Scientist of the Day - Marc Seguin
Marc Seguin, a French civil and mechanical engineer, was born Apr. 20, 1768. In 1825, Seguin and his four younger brothers built the world's first suspension bridge in which the roadway was suspended from wire cables; it was erected over the Rhône river between Tournon and Tain l'Hermitage and had two spans of 290 feet each. Many of you are familiar with the Menai bridge in Wales, designed by Thomas Telford, a beautiful and justly famous suspension bridge. But the Menai Bridge was completed a year after the Seguins' Rhône bridge was opened, and it used flat wrought-iron eye bars instead of wire cables for suspension. Seguin used cables made up of hundreds of individual wires, just like most later suspension bridges. In fact, Seguin invented the wire suspension bridge. He and his brothers would eventually erect over 180 suspension bridges in France. His 1825 Rhône bridge had to be raised and converted to a pedestrian bridge in 1847, because it was blocking river traffic, and so he built another bridge a few hundred yards away, opened in 1849. The original 1825 bridge was torn down in 1965 (why, one wonders?), but the 1849 bridge still stands (first image). Another view shows it from the air, at the left. The oldest Seguin bridge still in place is one he erected in 1827, called the Andance bridge, also across the Rhône about 15 miles north of Tournon; a different view shows less of the bridge, but is more pleasing as a photograph. Seguin published a book on wire suspension bridges even before his first bridge was completed; it was titled Des ponts en fil de fer (On iron wire bridges, 1824). Seguin’s book is one of the true classics of bridge construction, and we were fortunate to acquire a copy in 2003 from British bookseller Roger Gaskell. It is a presentation copy from Seguin and signed by him, but we do not know to whom it was presented Our copy has five plates, but alas, it is out of reach at the moment, as are all of our rare books, so we cannot show you any of the plates. Someday, when things are back to normal, we will rewrite this piece with some views of this book included.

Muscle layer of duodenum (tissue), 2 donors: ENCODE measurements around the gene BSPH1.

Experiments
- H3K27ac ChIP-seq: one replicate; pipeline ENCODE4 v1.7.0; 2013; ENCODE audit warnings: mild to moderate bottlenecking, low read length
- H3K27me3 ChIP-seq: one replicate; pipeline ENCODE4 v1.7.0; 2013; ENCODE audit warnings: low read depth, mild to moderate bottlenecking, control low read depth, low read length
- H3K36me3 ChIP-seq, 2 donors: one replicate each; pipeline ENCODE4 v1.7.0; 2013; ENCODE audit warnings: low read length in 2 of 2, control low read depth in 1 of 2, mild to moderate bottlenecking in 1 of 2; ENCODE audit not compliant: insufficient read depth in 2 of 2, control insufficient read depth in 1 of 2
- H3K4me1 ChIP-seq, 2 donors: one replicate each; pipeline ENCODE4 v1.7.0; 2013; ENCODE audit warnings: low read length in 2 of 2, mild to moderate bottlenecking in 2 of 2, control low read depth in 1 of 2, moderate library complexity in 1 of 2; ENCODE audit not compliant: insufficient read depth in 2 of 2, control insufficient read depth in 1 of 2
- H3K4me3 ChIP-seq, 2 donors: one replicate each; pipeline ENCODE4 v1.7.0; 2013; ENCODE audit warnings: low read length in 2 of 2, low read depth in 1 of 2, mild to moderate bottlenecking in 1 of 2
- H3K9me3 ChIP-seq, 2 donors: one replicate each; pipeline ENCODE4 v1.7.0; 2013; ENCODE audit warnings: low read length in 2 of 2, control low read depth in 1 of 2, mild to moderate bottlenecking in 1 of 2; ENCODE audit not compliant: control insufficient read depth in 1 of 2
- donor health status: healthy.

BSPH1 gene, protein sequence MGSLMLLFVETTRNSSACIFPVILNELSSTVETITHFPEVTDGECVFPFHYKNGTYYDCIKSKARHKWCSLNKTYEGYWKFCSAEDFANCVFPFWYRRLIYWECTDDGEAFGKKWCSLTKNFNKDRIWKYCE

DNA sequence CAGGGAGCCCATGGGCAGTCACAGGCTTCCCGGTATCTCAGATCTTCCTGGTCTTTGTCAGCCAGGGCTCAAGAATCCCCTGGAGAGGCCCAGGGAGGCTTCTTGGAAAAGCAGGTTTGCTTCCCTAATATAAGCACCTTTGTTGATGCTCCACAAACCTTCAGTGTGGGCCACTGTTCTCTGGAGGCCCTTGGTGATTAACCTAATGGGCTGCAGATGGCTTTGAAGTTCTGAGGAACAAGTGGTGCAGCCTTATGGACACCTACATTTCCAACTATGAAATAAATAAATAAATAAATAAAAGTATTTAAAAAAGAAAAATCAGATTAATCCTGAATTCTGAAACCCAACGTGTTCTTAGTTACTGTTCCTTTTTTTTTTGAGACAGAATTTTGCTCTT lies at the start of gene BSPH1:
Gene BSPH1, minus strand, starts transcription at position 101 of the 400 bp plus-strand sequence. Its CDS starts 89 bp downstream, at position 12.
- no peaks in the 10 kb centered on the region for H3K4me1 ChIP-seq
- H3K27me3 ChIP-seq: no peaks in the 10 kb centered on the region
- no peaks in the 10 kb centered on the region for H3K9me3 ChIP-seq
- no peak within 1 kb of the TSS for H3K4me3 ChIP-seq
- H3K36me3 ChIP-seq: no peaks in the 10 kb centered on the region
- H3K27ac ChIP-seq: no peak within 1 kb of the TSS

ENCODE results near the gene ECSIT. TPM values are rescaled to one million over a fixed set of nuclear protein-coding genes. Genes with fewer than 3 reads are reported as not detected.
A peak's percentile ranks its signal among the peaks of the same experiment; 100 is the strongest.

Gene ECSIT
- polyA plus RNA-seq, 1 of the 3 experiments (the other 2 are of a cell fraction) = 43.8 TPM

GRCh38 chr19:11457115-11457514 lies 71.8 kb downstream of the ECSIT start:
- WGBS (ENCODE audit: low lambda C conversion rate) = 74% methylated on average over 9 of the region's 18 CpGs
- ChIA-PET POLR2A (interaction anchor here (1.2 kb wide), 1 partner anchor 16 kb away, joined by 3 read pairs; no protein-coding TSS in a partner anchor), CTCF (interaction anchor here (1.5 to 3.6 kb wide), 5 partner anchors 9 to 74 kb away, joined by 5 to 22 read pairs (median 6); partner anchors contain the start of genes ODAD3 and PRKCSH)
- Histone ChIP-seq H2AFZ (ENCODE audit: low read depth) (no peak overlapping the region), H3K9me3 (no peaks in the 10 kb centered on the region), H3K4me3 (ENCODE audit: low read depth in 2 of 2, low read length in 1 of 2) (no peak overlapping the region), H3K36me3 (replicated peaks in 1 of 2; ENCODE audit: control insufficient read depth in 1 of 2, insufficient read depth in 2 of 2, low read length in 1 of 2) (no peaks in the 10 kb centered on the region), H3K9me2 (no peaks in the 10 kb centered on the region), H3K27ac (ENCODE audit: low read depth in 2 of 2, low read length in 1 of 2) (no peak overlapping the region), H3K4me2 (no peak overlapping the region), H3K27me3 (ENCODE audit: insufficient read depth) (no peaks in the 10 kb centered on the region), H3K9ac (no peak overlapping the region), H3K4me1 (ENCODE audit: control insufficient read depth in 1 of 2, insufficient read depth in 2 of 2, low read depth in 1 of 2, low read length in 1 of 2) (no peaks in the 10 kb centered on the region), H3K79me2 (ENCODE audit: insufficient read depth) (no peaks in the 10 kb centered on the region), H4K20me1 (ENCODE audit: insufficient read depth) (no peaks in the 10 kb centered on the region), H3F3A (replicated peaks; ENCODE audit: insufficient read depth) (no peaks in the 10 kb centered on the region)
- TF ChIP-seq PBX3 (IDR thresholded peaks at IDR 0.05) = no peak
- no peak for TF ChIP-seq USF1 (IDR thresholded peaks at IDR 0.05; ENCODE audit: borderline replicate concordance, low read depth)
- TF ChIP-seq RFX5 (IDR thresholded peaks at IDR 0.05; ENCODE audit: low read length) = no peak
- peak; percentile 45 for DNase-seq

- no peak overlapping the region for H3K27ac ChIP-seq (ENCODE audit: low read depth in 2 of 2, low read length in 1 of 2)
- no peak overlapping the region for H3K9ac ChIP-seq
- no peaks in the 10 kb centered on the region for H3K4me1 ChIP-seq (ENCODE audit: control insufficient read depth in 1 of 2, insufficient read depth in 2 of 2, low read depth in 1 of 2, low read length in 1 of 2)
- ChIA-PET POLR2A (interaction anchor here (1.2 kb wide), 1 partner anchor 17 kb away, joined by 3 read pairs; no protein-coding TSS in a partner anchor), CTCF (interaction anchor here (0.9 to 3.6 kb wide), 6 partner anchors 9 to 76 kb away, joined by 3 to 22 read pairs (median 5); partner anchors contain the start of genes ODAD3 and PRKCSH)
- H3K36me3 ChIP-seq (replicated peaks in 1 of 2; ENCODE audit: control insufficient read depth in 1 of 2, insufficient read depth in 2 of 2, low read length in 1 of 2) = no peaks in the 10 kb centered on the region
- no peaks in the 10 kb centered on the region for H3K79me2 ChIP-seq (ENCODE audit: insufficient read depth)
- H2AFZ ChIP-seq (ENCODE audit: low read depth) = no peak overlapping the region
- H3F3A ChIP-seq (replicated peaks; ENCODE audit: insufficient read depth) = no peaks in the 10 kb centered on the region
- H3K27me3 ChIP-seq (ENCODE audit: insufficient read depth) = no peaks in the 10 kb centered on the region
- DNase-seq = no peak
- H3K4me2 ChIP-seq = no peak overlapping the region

We mentioned that Seguin was also a mechanical engineer; in particular, he tinkered with locomotive design, and in 1829, he invented and built a steam locomotive with a multi-tube boiler that was much more efficient than the locomotives then being produced by George Stephenson and his son Robert in England. Soon all locomotives, including the Stephensons’, would incorporate multi-tube boilers. A replica of one of Seguin's engines was built recently; you can see a still shot here, and there are several YouTube videos that show it chugging along; here is one, of which the first 60 seconds will probably suffice. There is a portrait of Seguin by Hippolyte Flandrin (second image) that seems authentic, but I don’t know when it was painted or where it is now. It seems authentic because Louis Figuier used it as the basis for the wood-engraved portrait he included in his always useful Les merveilles de la science (1867-91), which we have in our History of Science Collection. In fact, we discussed Figuier and his Les merveilles de la science once, in a Scientist of the Day post. There are lots of statues of Seguin in France; he is very popular in his native land. Here is the one that stands in Tournon. Dr. William B. Ashworth, Jr., Consultant for the History of Science, Linda Hall Library and Associate Professor emeritus, Department of History, University of Missouri-Kansas City. Comments or corrections are welcome; please direct to firstname.lastname@example.org.